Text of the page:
Thanksgiving Is Getting the Shaft

What happened to Thanksgiving? I feel like it has become the fruitcake of holidays. Sure, it’s a day everybody acknowledges and celebrates but it’s not something you’re that passionate about.

It seems like more and more Thanksgiving has become a roadblock to December 25. An event to mark off your to do list, to get through, even endure, so you can go back to celebrating the holiday Thanksgiving interrupted – Christmas.

I’ve seen this slowly happening for the last decade and then about two years ago it seems that Thanksgiving got a real kick to the curb. It used to be that someone putting up a Christmas tree right after Halloween was considered eccentric. Now it’s not out of the norm.

Years ago I surrendered my angst about Christmas decorations going up in retail establishments in October but I never thought homes would be all ho, ho, ho’d right after the last Reese’s Peanut Butter Cup had been handed out for trick-or-treat.

Even the Hallmark Channel known for its very traditional take on the holidays has abandoned any sense of turkey day decorum. This year for the first time in their almost 20 year history the channel went 24/7 on Christmas movies starting on October 25. Et tu Hallmark, et tu?

I’m telling you it’s the equivalent of getting Santa Claus’s blessing to go full Christmas before you even shop for a Halloween costume. It’s shocking to me and I think very rude to Thanksgiving, mean girl even.

It’s like Christmas is the disco ball of holidays and Thanksgiving is a 20-watt light bulb sitting all alone in the middle school cafeteria.

This makes me sad and has emboldened me to start a movement. I’m going to call “I’m With Thanksgiving.” People should rise up and support this day of reflection, gratitude and gluttony because Thanksgiving needs its spotlight back!

And I mean real spotlight not some half-hearted effort to give the holiday a shout out – Thanksgiving poinsettia I’m talking to you.

If you haven’t seen the Thanksgiving themed poinsettia at your grocery store let me educate you on this insult to floral, fauna and good taste.

The plant is either the color of a sweet potato casserole that appears to have gone bad or worse watered down gravy made with a powder mix that would send your great grandmother spinning in her grave. It’s desecrated even further with chunks of gold glitter.

I don’t know whose idea this was but it needs to go down as one of the worst floral trends ever. Surpassing even those gigantic Texas homecoming mums. In fact I might start another movement called “Free the Poinsettia” because just like Thanksgiving this plant deserves so much better.

Can anyone please tell me why have we forsaken Thanksgiving? To me it doesn’t make sense because Thanksgiving is the perfect holiday.

It’s a judgment free zone to stuff yourself senseless and just like a good piece of chocolate pecan pie it needs to be savored not overlooked and rushed through as a prelude to Black Friday sales.

Tomorrow I urge all of you to help me take Thanksgiving back to its glory days. Really dig in and enjoy the holiday. Surrender Santa and focus on the turkey. Relish those mashed potatoes with real butter and form an intimate relationship with the only true stuffing – cornbread.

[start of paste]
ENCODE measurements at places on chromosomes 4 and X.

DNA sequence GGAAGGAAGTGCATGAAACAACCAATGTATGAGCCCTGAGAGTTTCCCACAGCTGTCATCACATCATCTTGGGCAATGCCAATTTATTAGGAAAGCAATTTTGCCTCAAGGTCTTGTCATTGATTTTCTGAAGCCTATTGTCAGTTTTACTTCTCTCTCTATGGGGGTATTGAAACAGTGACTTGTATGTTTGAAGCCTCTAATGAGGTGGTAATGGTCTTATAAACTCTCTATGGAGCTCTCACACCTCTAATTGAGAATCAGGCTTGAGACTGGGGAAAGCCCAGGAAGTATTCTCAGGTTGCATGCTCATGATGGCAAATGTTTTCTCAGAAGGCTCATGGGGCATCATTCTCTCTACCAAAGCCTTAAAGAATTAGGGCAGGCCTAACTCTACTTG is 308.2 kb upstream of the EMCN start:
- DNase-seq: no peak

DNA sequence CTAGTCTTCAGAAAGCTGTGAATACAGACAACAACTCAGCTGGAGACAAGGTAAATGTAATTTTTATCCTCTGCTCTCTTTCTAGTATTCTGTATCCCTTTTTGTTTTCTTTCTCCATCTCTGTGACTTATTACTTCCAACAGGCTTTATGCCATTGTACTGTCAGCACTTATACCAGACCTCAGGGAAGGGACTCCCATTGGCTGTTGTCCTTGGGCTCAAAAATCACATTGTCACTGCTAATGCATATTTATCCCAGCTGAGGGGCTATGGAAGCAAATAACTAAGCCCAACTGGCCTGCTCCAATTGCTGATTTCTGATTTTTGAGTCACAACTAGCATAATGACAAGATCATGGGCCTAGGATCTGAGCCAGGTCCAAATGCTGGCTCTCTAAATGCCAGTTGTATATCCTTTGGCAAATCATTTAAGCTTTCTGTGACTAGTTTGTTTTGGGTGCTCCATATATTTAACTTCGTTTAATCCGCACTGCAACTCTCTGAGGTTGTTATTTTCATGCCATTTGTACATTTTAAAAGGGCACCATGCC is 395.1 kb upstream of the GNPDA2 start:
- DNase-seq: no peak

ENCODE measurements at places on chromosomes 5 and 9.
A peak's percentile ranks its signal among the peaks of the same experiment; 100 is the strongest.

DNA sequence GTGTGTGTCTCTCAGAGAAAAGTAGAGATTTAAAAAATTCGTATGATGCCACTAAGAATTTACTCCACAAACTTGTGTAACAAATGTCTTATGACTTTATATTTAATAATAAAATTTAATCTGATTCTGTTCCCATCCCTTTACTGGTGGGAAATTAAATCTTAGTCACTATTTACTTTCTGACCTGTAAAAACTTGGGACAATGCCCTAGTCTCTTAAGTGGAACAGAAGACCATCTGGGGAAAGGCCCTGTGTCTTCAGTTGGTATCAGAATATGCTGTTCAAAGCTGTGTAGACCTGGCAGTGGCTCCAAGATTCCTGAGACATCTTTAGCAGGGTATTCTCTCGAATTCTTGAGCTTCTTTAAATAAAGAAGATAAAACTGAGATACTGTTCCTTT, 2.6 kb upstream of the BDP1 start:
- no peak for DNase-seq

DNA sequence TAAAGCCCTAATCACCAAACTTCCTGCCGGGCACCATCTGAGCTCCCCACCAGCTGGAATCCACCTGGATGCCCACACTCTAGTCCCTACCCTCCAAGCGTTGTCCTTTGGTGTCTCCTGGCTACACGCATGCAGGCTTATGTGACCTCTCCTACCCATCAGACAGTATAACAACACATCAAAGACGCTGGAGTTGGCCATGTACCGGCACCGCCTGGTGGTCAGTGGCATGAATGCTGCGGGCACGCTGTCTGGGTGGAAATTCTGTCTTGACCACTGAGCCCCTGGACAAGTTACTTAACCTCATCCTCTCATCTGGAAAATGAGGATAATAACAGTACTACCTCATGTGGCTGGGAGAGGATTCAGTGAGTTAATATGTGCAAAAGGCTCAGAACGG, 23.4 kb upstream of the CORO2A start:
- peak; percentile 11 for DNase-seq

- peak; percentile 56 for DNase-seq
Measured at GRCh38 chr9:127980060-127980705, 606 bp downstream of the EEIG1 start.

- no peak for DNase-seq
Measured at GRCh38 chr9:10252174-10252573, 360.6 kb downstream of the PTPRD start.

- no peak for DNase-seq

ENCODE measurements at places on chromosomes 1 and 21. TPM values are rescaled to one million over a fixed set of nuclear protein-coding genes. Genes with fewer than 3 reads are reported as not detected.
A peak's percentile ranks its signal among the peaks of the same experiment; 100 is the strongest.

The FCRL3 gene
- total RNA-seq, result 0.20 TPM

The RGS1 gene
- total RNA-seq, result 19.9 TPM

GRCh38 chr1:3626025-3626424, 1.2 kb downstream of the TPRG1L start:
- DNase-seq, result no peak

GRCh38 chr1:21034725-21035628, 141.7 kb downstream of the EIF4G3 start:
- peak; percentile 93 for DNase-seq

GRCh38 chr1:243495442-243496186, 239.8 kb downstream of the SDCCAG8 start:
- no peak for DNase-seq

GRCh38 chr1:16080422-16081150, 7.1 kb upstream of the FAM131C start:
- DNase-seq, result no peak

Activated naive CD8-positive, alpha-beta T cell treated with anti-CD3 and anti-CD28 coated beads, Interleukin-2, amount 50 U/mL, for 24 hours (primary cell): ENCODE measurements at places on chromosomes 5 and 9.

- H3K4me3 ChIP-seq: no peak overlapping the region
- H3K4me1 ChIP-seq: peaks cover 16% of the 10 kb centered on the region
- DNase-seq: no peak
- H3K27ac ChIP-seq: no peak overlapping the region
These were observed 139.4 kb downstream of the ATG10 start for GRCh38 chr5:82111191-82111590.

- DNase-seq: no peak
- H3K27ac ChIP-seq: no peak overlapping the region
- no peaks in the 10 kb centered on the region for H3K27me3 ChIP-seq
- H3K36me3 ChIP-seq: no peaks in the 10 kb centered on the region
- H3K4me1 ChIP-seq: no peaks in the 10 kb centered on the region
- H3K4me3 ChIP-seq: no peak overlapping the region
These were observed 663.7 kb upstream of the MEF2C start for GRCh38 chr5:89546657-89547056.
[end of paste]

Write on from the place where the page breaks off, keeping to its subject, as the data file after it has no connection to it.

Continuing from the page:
You’ll know when you’ve achieved Thanksgiving nirvana. It’s when the waistband of your pants has gotten uncomfortably tight and yet, like a true champion, you power through another piece of pie. A day like this should be heralded not given a poinsettia so unattractive it has the power to turn you right off your mom’s green bean casserole.

 

 

Dear Snarky – Thank You Note Throwdown at Thanksgiving

Dear Snarky,real-feelings-thanksgiving-dinner-funny-ecard-fkn

 My two sisters and I are so angry that our niece has never written us thank you notes for the wedding presents we gave her that we are planning on staging a manners intervention on Thanksgiving.

 We feel like we have to do something because her mom, our sister, sure isn’t making sure her grown daughter writes them. What has happened to people’s manners? Who doesn’t write thank you notes for wedding presents?

 Our niece has to be told she’s failing her family and P.S. my mother would be rolling over in her grave to know that one of her granddaughters’ was that lazy and ungrateful.

 The only problem is my husband. He says it will ruin Thanksgiving. What do you think Snarky?

 Signed,  Manners Police Because Someone Has to Be the Bad Cop

 Dear Manners,

 Oh my, I feel like there is a whole lot more going on here than a wedding thank you note, like years of family drama and deep-rooted hostility.

 My short answer is ditch the intervention. I agree with your hubs it will, 100 %, ruin Thanksgiving and I’m getting the vibe that you and your sisters just might love drama and pot stirring.

 Now on the thank you note issue. I’m going to reverse my longstanding position on handwritten thank you notes. Are they awesome? You bet. Should you get your feelings hurt if you don’t get one to the point of creating family division? Um no.

 If you sent a gift than yes you need to know it was received, but I now think any expression of gratitude is fabulous. I would much rather receive a sweet text from my nephew with a photo of him holding my gift and blowing kisses than a generic four line thank you note card.  Yep, times have changed.